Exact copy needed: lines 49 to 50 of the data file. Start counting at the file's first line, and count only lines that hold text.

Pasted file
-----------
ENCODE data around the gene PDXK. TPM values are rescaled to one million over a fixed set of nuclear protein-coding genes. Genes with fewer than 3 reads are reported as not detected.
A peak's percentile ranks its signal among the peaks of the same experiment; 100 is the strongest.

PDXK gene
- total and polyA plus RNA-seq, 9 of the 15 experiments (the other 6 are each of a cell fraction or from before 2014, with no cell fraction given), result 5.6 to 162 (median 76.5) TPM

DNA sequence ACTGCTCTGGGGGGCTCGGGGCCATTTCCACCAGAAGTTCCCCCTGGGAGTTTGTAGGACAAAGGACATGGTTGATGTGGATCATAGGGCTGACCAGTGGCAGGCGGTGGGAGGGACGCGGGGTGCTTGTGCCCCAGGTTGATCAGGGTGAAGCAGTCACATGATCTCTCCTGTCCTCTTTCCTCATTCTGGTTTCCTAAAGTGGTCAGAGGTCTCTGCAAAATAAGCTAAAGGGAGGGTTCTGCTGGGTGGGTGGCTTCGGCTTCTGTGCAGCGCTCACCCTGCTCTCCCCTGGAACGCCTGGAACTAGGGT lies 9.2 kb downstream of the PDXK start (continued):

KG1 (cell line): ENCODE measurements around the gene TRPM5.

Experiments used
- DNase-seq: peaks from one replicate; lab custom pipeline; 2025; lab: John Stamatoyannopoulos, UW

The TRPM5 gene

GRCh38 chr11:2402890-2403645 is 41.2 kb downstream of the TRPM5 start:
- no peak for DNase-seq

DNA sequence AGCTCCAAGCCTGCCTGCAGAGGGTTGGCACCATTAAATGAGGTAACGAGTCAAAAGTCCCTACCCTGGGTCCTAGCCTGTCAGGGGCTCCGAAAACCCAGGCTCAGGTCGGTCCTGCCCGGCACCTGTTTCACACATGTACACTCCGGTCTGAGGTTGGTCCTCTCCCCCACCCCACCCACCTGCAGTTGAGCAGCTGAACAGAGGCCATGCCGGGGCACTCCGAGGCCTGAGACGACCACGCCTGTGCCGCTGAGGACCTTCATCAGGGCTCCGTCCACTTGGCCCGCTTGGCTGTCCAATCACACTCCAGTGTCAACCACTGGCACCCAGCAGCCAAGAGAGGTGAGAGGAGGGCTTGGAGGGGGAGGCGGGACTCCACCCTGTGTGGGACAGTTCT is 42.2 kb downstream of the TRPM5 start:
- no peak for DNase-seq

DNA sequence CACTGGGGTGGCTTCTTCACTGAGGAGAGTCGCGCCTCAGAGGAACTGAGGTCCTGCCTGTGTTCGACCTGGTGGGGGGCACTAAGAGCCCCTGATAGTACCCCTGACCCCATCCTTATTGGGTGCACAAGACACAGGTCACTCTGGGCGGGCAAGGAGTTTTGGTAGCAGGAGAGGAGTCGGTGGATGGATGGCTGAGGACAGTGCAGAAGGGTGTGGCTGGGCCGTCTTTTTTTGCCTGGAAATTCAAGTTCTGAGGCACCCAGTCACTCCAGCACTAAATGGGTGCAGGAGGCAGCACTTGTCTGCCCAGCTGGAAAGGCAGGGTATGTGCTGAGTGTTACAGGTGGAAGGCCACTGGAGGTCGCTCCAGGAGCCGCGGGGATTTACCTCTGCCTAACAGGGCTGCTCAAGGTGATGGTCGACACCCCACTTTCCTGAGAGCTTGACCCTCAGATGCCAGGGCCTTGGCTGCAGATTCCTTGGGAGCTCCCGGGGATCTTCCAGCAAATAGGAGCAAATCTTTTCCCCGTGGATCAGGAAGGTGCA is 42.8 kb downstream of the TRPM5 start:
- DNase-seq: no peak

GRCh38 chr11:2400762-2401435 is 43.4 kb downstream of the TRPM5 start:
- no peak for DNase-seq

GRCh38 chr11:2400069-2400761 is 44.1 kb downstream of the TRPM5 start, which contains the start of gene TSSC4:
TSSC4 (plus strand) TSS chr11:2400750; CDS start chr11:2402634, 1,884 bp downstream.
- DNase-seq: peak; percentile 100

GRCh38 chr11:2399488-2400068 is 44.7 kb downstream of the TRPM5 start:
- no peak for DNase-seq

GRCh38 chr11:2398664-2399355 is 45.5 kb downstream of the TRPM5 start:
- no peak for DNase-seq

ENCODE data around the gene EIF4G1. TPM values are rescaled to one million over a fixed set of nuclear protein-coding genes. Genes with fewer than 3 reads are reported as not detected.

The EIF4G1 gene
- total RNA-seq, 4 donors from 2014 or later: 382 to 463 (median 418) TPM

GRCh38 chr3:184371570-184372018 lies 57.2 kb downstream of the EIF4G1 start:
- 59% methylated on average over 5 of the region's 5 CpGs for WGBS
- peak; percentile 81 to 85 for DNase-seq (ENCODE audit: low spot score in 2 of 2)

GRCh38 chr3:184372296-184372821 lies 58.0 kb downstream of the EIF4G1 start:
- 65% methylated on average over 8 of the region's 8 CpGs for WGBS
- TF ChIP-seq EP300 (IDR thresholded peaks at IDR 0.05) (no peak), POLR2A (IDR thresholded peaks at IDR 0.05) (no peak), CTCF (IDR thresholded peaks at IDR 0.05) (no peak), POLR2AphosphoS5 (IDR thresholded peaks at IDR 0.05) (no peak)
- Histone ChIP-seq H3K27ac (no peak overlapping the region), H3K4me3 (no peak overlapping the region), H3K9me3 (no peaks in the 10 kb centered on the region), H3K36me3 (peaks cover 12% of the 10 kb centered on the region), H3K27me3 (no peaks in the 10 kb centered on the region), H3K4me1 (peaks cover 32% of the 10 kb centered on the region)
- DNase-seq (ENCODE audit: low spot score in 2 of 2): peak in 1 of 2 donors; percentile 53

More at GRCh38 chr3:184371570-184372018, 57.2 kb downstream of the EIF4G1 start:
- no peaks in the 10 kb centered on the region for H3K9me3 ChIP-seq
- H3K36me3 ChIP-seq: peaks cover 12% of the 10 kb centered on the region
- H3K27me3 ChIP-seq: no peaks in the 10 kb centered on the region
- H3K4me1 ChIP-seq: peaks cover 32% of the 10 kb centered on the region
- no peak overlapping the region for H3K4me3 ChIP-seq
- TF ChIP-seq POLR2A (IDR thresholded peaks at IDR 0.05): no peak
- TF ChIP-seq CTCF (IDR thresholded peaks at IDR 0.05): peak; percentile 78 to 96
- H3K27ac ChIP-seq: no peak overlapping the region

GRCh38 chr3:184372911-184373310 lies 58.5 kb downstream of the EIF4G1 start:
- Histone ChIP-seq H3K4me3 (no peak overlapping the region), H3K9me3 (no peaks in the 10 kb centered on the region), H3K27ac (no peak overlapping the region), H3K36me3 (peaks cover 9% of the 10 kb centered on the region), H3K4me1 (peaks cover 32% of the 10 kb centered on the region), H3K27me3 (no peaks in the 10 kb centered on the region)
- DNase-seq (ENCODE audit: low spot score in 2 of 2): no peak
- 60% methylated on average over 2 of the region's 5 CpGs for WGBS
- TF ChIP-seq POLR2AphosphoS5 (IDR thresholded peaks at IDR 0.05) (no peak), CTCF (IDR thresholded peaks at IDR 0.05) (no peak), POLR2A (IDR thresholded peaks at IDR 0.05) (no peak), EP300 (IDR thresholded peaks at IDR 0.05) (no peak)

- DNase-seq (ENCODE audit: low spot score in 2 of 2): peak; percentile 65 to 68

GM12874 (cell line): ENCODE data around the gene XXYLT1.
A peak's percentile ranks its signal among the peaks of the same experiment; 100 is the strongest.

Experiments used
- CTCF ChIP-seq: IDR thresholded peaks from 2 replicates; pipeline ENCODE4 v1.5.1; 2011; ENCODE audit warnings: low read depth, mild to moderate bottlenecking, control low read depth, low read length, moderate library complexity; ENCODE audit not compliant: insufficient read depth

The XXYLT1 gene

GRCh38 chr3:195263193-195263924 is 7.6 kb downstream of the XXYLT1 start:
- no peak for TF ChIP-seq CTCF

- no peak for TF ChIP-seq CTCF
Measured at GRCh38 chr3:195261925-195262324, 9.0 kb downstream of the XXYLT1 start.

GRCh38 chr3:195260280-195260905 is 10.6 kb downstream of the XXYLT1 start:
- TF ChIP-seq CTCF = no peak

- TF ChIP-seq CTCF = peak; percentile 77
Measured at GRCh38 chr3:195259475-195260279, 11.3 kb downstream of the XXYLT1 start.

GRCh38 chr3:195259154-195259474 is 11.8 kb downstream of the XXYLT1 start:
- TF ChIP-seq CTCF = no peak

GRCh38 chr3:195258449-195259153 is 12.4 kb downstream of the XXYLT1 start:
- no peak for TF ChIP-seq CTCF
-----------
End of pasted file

- TF ChIP-seq POLR2AphosphoS5 (IDR thresholded peaks at IDR 0.05) (no peak), CTCF (IDR thresholded peaks at IDR 0.05) (no peak), POLR2A (IDR thresholded peaks at IDR 0.05) (no peak), EP300 (IDR thresholded peaks at IDR 0.05) (no peak)

- DNase-seq (ENCODE audit: low spot score in 2 of 2): peak; percentile 65 to 68